[¶13] On January 31, 2012, Sheila filed a motion for costs. She alleged that during

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the litigation on Robert's custody petition she incurred and paid the following expenses: $4,975 to Dr. Shapiro for the section 604(b) custody evaluation; $2,596.25 to Attorney Lonergan for the GAL fees; and $167.50 for photocopying.

[¶14] On April 5, 2012, the court granted Sheila's motion for costs in part. The court ordered that Sheila be reimbursed $4,975 for the section 604(b) fees she paid to Dr. Shapiro. The court determined that the section 604(b) fee billed by Dr. Shapiro was a " court cost" under section 2-1009(a) of the Code. The court, however, denied reimbursement for the sums Sheila paid for the GAL and for photocopying. The court did not explain the incongruity in it essentially finding that the evaluator fees were " court costs" that must be taxed to Robert under section 2-1009(a), but the GAL fees were not.

[¶15] Robert appealed, and the appellate court affirmed with one justice dissenting. 2013 IL App (2d) 120523, 991 N.E.2d 495, 372 Ill.Dec. 188. In her dissent, Justice Zenoff first questioned whether it was accurate to characterize the dismissal as a " voluntary dismissal" that triggered reference to section 2-1009(a), stating that " [t]o my knowledge, a party cannot 'voluntarily dismiss' an opposing party's action." Id. ¶ 21 (Zenoff, J., dissenting). The dissent then found that even if this was a dismissal under section 2-1009(a), the fees of a section 604(b) evaluator are not recoverable as costs under section 2-1009(a). Id. ¶ 23.


[¶17] I. Nature of the Dismissal Order

[¶18] Before this court, Robert argues that the appellate court erred in ruling that fees incurred by a litigant for a custody evaluation under section 604(b) of the Marriage Act are recoverable as " costs" under section 2-1009(a) of the Code. As a preliminary matter, however, we first consider how to label the dismissal order in this case, i.e., whether the dismissal of Robert's petition was a " voluntary dismissal" under section 2-1009(a). Section 2-1009(a) of the Code provides:

" The plaintiff may, at any time before trial or hearing begins, upon notice to each party who has appeared or each such party's attorney, and upon payment of costs, dismiss his or her action or any part thereof as to any defendant, without prejudice, by order filed in the cause." 735 ILCS 5/2-1009(a) (West 2010).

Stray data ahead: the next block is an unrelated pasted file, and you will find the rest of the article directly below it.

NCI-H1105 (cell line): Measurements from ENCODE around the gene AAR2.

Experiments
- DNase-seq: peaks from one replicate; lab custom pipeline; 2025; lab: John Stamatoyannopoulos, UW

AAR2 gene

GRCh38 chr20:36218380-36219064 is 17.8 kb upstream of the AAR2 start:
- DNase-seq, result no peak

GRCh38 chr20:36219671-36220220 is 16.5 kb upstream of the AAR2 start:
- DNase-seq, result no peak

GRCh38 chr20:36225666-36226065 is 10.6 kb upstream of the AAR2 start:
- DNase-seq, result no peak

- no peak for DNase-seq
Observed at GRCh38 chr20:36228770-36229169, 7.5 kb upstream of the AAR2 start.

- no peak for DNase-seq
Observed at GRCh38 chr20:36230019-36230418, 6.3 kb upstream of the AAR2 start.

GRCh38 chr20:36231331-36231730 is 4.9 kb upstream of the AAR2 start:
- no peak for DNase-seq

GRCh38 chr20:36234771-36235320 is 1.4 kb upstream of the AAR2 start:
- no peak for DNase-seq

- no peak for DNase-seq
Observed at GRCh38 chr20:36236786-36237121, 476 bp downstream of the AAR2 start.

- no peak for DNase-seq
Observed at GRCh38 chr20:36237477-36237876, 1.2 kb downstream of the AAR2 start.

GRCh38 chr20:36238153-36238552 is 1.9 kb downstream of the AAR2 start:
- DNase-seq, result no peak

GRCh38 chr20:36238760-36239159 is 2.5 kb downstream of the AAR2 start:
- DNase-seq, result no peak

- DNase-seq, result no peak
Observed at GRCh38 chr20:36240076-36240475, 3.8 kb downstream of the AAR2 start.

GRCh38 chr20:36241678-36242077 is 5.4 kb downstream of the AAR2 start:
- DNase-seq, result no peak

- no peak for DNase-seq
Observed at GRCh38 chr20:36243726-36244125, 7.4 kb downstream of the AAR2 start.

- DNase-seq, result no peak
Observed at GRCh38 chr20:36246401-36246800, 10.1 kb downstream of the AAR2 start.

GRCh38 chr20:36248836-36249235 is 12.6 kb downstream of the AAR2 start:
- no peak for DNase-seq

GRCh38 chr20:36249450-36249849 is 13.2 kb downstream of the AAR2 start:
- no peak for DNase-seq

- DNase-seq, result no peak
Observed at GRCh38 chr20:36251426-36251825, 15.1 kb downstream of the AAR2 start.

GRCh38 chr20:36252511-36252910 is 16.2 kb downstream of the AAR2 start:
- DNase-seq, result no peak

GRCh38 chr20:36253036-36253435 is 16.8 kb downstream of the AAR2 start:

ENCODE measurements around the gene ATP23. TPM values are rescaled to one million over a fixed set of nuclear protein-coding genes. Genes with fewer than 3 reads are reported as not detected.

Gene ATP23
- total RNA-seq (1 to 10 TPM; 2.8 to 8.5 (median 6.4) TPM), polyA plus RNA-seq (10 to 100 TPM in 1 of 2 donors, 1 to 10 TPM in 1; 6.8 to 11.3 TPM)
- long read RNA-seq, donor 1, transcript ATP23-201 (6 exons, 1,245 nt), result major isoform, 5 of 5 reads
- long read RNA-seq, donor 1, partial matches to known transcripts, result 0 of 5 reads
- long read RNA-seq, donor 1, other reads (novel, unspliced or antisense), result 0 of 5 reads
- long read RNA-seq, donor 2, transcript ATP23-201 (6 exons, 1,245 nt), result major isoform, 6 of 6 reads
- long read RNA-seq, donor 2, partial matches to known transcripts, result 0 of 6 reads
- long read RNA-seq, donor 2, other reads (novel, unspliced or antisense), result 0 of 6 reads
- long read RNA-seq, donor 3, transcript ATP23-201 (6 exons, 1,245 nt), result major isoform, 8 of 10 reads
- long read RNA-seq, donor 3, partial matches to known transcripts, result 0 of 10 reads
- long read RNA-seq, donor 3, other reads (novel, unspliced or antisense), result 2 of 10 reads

[¶19] It has been held that three requirements must be met for a plaintiff to voluntarily dismiss his case without prejudice as of right: (1) the plaintiff must file a motion for voluntary dismissal prior to the beginning of trial; (2) the plaintiff must give proper notice; and (3) the plaintiff must pay costs. See Valdovinos v. Luna-Manalac Medical Center, Ltd., 328 Ill.App.3d 255, 267, 764 N.E.2d 1264, 262 Ill.Dec. 147 (2002). This court, however, has relaxed the requirements of notice and payment of costs where the defendant suffered no prejudice from the lack of notice and where the plaintiff agreed to pay the costs and the trial court's order provided for the plaintiff to pay the defendant's costs upon presentation. Mizell v. Passo, 147 Ill.2d 420, 428, 590 N.E.2d 449, 168 Ill.Dec. 812 (1992).

[¶20] Here, Robert did not comply with any of the three requirements needed for a plaintiff to voluntarily dismiss his case. While the requirements of notice and payment of costs can be relaxed under the appropriate circumstances where there is no prejudice, Robert did not comply with the requirement that he actually file a motion to have his case voluntarily dismissed. We are not aware of any Illinois authority to support the notion that a

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plaintiff's cause may be voluntarily dismissed on the defendant's motion. Clearly, Robert never filed a motion to voluntarily dismiss his case. Instead, Robert's petition was dismissed on Sheila's motion, which advised the court that the September trial date set by the court had long passed, that Robert was not going to proceed with prosecuting his case and that no final order had been entered. Thus, it seems clear that Sheila's motion was one for dismissal based on want of prosecution. And it seems equally clear that the trial court granted the motion on that basis, as its April 29, 2011, order simply states that " Sheila's motion to dismiss is granted, the matter is dismissed and taken off the call."